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Exercising Values

Happy, Healthy, Kind, & Considerate Kids

How to Instill Character, Good Habits and a Love of Fitness in Children

character family family life fitness parenting sports values Jan 30, 2010

This is a great sports day for us. Not Super Bowl Sunday but cheer for my kids Saturday. For some reason these days always seem to involve a lot of driving. First forty minutes to my daughter's basketball game then immediately after another forty minute rush to see my youngest son's gymnastics meet. Then finish the triangle by driving home.

At the basketball game, I ran into someone I began home schooling with back in 1987. We exchanged updates on children and grandchildren. She commented that what she remembered about me in those days is that I was always pushing a stroller. That jarred my memory to those days with very young children. I recalled many happy moments spent with my children. Exercising Values is designed to help the next generation of young moms navigate these crucial years.

We sometimes call these years the formative years and aptly so. Much of your child's destiny is determined by the kind of person they are influenced to be. Character and values do matter and we pick them up at a young age.

That doesn't mean that we can't improve later in life as you'll quickly discover if you focus on improving any aspect of your own character. Exercising Values doesn't let us adults off the hook because it's impossible to guide children to better character without examining our own. At the very least, we should improve in humility; as we discover how far short we fall from excellence in things like patience, diligence, courage or hospitality. When we admit our own imperfections, our children can relax and look to us for a hand up instead of a put down. As a family we can support and encourage each other.

Health and physical fitness is another area in which we can lead by example. I promised to give you tips from Joel Marion's Transformation Domination conference and here's one that you can do with your school aged children. Instead of keeping a food journal, like many nutritionists and personal trainers suggest, try keeping an ingredients journal. If you want to switch to a simpler, healthier diet this will be very eye-opening. You can simply write apple, chicken or eggs. But if you rely on processed foods you might have to write down a slew of unpronounceable words naming ingredients that you have no idea why you are ingesting. Look on a cereal box, crackers or most brands of bread or ice cream and you'll see what I mean.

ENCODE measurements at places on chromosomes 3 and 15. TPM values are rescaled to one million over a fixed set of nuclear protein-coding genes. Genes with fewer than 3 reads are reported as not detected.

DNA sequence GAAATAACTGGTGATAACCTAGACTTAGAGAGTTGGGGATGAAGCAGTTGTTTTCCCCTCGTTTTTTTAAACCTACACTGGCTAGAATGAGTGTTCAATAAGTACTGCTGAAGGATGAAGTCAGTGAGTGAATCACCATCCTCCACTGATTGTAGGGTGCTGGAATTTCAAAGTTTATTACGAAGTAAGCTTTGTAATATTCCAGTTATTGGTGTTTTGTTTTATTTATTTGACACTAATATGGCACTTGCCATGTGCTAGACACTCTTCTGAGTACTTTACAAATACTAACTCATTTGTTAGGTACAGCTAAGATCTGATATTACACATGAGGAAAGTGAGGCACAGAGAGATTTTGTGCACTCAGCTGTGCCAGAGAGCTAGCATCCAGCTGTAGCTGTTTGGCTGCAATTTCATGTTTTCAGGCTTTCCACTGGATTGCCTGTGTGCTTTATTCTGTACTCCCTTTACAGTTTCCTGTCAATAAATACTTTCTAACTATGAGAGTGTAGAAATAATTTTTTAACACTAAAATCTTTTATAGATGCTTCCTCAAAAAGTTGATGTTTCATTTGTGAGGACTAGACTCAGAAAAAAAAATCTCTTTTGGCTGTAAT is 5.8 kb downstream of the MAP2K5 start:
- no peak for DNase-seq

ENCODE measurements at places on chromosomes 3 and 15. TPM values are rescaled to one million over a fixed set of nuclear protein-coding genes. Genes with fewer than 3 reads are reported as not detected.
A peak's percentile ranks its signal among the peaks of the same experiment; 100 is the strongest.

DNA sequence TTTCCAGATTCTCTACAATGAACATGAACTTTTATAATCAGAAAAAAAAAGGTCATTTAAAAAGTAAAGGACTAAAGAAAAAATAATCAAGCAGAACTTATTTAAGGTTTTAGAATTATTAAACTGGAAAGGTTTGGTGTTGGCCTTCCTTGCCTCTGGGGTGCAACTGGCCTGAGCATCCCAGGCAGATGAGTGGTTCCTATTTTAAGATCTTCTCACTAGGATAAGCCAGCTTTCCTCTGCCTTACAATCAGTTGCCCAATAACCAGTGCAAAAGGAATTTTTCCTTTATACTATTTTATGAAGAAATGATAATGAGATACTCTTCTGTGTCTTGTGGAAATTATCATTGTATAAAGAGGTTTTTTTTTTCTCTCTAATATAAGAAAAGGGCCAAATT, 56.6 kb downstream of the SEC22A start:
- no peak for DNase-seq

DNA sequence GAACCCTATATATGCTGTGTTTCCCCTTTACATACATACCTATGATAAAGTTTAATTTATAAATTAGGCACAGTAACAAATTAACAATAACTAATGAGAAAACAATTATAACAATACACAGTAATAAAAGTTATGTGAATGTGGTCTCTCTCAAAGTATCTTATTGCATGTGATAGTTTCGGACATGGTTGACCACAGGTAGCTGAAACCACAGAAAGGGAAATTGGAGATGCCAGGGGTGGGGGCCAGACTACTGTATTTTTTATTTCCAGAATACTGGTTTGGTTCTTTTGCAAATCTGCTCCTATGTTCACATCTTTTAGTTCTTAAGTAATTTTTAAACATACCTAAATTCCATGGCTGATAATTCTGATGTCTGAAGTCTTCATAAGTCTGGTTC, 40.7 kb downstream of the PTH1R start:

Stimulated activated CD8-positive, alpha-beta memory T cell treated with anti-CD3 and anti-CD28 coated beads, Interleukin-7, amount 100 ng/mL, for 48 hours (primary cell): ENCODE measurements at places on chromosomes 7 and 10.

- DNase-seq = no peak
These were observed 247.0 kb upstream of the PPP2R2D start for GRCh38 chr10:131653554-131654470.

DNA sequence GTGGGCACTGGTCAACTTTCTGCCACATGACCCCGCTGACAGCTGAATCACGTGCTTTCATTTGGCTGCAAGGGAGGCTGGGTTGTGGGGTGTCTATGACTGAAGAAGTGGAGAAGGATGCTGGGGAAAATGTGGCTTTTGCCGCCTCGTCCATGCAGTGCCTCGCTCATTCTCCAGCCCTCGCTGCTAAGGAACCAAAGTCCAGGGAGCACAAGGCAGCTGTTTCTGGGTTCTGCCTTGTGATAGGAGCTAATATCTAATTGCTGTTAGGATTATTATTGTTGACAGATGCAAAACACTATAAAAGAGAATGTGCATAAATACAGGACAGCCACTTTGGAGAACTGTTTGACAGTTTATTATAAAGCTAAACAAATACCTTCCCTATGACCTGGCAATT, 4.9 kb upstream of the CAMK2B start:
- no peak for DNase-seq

In the days ahead, we'll talk about the connection between toxins and body fat but for now just know that wholesome, organic, grass-fed, nutrient dense foods without additives, antibiotics, growth hormones, pesticides and other chemicals provide many advantages in your pursuit of health and a trim waistline. Just like character is learned early so are food preferences and eating habits. The concept of eating for two really doesn't end at birth because children will emulate your food choices. Exercising Values contains good basic information on nutrition.

If you are intentional about how you lead your children you can help them become people of depth and virtue. You can influence their exercise and eating habits. In the process, you'll become healthier, too, and maybe lose a few pounds. Please let Exercising Values be your companion on the journey from pushing strollers to being there for their big moments. As always, I hope you savor the moments and reap the benefits of a job well done. Parenting remains the greatest job on Earth.

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About the Author

Pamela Davenport

MSW, CPT, PES, CES, FNS, YES, SFS ACE

For decades I have helped countless parents and their children overcome significant obstacles. My unique accomplishments in the fields of child development, health, and fitness have given me an unparalleled perspective and expertise that I would love to share with you.

  • Award-Winning Author and Parenting Coach
  • Mother of six and grandmother of five
  • Studied Juvenile Justice at Stanford University
  • Master’s degree in Social Work
  • Experienced family counselor
  • Support group leader for struggling parents
  • Taught health at the university level
  • Program manager for the personal training programs at two colleges
  • Personal Trainer helping people lose 5lb-100lb+
  • Two-time Ironman Triathlete and competing member of team USA
  •  UMB Lifetime Sportswoman Award 2017